Degenerative spine conditions
What are degenerative spine conditions?
Degenerative spine conditions involve the gradual loss of normal structure and function of the spine over time. They are usually caused by aging, but may also be the result of tumors, infections or arthritis. Pressure on the spinal cord and nerve roots caused by degeneration can be caused by:
What are the symptoms of degenerative spine conditions?
In general, symptoms of a degenerating spine include:
- Spinal deformity
- Limited motion
- Sharp or chronic
- With movement or at rest
- Nerve injuries
- Sensory loss
- Bladder and bowel function problems
- Sexual dysfunction
(See herniated discs and spinal stenosis for more details on symptoms.)
How are degenerative spine conditions diagnosed?
Diagnosis of degenerative spine conditions begins with an X-ray study of the backbones. Magnetic resonance imaging (MRI) is used to view discs, nerves and the spinal canal space. Computed tomography (CT) may be used to resolve any inconsistencies between the MRI and the patient's symptoms. Sometimes disc studies, also known as discograms, may be ordered to determine if a patient's pain is being caused by a damaged spinal disc.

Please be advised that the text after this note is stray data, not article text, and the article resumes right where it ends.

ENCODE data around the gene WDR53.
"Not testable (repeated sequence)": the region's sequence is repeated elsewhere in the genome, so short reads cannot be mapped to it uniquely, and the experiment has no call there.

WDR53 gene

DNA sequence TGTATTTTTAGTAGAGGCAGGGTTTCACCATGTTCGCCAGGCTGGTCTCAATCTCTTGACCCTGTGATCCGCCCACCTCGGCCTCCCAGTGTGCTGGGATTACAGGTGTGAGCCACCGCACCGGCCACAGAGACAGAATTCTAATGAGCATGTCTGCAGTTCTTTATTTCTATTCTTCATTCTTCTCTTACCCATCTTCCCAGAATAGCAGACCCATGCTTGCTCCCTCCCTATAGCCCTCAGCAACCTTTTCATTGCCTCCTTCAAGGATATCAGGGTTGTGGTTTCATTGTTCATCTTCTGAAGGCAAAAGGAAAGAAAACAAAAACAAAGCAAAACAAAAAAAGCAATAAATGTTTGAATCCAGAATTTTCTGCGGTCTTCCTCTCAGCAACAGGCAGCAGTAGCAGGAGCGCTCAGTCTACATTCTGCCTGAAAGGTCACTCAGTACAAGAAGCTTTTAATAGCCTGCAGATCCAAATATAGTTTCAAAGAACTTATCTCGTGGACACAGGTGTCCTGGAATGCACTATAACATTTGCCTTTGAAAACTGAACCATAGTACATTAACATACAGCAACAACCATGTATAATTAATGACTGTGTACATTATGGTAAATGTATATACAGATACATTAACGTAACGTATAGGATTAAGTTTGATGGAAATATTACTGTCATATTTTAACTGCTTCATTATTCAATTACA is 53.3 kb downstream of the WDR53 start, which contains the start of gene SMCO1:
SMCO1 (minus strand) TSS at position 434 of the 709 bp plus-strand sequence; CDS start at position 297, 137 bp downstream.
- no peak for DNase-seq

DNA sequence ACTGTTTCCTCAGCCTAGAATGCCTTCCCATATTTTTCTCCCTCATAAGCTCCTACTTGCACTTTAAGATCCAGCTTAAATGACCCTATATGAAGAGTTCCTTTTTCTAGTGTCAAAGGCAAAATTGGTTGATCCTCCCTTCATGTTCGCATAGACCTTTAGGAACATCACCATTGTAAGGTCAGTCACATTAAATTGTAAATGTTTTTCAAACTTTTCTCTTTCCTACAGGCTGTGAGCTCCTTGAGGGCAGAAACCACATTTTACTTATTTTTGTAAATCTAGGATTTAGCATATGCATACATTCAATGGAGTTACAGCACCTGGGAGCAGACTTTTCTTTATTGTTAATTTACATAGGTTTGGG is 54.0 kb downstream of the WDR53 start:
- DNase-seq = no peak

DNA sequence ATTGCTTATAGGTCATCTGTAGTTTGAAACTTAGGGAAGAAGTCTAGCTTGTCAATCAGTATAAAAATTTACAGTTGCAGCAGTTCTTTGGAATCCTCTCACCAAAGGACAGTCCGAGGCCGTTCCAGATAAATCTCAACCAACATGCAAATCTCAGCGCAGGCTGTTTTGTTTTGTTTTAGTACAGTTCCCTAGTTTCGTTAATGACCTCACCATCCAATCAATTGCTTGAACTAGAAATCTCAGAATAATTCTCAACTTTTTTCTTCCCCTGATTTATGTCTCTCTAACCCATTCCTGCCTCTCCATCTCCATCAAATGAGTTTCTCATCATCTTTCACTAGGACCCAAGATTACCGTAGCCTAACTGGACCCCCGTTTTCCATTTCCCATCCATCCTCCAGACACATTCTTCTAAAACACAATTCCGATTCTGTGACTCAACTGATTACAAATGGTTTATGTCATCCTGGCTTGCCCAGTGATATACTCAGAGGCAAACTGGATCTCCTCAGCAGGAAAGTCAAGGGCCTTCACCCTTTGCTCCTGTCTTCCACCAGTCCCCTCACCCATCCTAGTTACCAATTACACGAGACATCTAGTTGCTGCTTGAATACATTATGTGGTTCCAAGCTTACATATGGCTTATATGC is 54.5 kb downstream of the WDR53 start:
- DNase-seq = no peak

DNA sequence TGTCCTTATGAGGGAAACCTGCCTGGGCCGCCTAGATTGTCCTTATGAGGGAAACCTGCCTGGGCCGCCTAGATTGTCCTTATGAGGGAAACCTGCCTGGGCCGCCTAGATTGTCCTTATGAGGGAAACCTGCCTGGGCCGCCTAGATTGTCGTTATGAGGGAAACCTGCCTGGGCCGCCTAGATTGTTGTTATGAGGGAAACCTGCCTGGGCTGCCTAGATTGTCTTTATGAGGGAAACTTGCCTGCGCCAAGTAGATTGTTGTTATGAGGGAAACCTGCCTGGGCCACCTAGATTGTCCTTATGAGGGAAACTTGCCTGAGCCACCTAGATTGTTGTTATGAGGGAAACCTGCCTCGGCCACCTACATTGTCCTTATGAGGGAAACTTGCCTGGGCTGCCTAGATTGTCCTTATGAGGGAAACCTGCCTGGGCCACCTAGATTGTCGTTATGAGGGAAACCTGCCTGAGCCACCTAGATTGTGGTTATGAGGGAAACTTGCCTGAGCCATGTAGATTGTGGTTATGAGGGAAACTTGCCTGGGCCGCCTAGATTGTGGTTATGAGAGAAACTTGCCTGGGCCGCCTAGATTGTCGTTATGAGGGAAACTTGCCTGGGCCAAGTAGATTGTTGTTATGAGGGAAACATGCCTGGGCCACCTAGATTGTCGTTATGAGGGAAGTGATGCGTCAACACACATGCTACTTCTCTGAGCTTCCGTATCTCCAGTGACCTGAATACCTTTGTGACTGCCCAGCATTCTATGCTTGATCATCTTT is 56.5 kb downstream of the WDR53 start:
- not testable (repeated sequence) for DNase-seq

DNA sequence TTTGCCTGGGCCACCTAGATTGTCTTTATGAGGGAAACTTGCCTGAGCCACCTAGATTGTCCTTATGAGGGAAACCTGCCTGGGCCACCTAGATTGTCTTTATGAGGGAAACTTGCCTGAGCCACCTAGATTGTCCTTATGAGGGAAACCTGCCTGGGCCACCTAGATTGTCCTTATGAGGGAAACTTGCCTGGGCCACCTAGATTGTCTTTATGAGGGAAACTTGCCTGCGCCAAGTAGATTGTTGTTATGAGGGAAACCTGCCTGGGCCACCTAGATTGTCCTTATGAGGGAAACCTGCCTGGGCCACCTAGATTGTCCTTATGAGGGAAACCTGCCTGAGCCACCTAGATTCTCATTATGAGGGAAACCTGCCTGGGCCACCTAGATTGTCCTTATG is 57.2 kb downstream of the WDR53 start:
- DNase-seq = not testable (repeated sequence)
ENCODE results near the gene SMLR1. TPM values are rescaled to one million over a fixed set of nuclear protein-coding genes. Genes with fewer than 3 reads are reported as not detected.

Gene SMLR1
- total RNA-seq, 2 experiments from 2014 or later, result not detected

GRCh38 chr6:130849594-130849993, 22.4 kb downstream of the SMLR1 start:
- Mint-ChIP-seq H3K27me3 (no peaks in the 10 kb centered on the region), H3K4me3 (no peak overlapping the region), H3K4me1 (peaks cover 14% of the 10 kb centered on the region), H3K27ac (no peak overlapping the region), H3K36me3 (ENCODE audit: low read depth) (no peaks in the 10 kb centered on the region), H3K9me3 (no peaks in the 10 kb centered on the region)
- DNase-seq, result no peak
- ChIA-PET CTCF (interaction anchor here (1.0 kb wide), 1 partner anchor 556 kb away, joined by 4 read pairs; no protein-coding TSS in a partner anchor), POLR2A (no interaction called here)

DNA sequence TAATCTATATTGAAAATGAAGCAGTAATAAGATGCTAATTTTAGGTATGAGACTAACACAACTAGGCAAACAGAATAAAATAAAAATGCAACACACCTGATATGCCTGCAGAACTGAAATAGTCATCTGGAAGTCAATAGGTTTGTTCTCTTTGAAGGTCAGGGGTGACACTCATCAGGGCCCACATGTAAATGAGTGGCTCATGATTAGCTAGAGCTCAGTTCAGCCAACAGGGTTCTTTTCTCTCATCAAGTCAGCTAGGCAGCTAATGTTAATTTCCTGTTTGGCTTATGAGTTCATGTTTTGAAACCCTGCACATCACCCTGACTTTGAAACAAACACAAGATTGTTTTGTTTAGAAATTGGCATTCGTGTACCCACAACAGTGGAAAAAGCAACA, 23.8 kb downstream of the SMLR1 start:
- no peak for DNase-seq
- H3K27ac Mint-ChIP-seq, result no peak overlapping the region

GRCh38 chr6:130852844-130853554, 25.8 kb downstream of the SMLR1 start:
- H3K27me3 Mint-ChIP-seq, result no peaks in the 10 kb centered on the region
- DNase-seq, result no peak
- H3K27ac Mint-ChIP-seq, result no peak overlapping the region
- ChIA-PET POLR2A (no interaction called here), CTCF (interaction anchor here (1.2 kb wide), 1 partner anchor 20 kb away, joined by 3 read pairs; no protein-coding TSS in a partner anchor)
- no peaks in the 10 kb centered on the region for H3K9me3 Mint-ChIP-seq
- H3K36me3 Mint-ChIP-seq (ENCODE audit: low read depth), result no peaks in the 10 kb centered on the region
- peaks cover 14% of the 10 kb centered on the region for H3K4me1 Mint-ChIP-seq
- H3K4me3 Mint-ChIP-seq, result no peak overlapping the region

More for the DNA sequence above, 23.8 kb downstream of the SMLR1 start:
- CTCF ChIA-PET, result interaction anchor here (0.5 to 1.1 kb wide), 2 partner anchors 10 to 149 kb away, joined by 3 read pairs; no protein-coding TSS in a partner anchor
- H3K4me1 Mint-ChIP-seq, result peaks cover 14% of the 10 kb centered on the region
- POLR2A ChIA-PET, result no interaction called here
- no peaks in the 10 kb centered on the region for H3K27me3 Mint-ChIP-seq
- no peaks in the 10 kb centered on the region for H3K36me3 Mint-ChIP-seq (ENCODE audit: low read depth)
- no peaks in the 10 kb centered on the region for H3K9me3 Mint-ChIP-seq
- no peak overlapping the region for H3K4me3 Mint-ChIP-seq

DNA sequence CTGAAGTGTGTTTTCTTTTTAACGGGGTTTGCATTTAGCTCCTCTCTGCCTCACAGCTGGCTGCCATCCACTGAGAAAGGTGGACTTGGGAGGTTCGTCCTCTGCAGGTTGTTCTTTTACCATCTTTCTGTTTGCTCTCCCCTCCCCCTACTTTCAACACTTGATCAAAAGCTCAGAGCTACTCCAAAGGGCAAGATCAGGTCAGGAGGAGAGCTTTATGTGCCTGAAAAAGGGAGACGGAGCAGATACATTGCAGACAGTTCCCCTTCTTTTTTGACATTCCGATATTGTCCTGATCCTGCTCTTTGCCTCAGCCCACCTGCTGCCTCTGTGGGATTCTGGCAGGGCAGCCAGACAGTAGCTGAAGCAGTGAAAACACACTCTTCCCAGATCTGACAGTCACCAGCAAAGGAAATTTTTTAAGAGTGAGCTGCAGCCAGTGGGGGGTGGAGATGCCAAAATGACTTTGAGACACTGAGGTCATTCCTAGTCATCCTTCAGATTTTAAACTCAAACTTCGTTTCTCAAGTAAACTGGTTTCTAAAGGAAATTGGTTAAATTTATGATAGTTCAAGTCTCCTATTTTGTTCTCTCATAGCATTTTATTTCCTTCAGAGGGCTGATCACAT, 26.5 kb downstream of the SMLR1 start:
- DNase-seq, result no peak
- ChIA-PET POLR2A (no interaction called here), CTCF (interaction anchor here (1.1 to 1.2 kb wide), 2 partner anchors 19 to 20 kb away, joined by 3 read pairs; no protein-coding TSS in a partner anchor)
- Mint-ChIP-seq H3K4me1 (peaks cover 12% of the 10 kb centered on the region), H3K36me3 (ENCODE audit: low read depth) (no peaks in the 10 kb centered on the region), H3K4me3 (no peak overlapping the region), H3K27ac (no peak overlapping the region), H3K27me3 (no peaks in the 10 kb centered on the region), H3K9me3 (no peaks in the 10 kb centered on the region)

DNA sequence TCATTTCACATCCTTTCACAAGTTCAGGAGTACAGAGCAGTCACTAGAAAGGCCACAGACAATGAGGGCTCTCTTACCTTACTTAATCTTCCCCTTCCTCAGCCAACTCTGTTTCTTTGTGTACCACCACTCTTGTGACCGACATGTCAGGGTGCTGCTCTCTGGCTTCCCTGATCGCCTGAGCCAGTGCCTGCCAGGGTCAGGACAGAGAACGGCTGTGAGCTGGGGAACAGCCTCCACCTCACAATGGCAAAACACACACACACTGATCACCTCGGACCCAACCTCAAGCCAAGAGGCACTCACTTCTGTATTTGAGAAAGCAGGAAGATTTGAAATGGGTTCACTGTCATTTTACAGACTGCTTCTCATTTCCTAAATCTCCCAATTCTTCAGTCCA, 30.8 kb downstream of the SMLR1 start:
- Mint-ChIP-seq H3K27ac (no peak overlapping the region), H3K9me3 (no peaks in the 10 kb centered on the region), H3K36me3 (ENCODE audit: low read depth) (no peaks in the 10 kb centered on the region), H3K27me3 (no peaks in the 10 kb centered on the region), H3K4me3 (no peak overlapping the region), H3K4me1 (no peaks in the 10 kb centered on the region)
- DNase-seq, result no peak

How are degenerative spine conditions treated?
Treatment of a degenerating spine depends on the type and severity of the condition. In most cases, non-surgical treatment is all that is required. These treatments may include exercise to increase flexibility and muscle strength, braces or medication. Your doctor may also prescribe minimally invasive delivery of pain medication and/or steroids via epidural injection. The spine center specialists in the Pain Intervention Clinic will provide the specialized care needed to relieve the pain of spinal conditions. Surgery may be required in more severe cases involving herniated discs
or spinal stenosis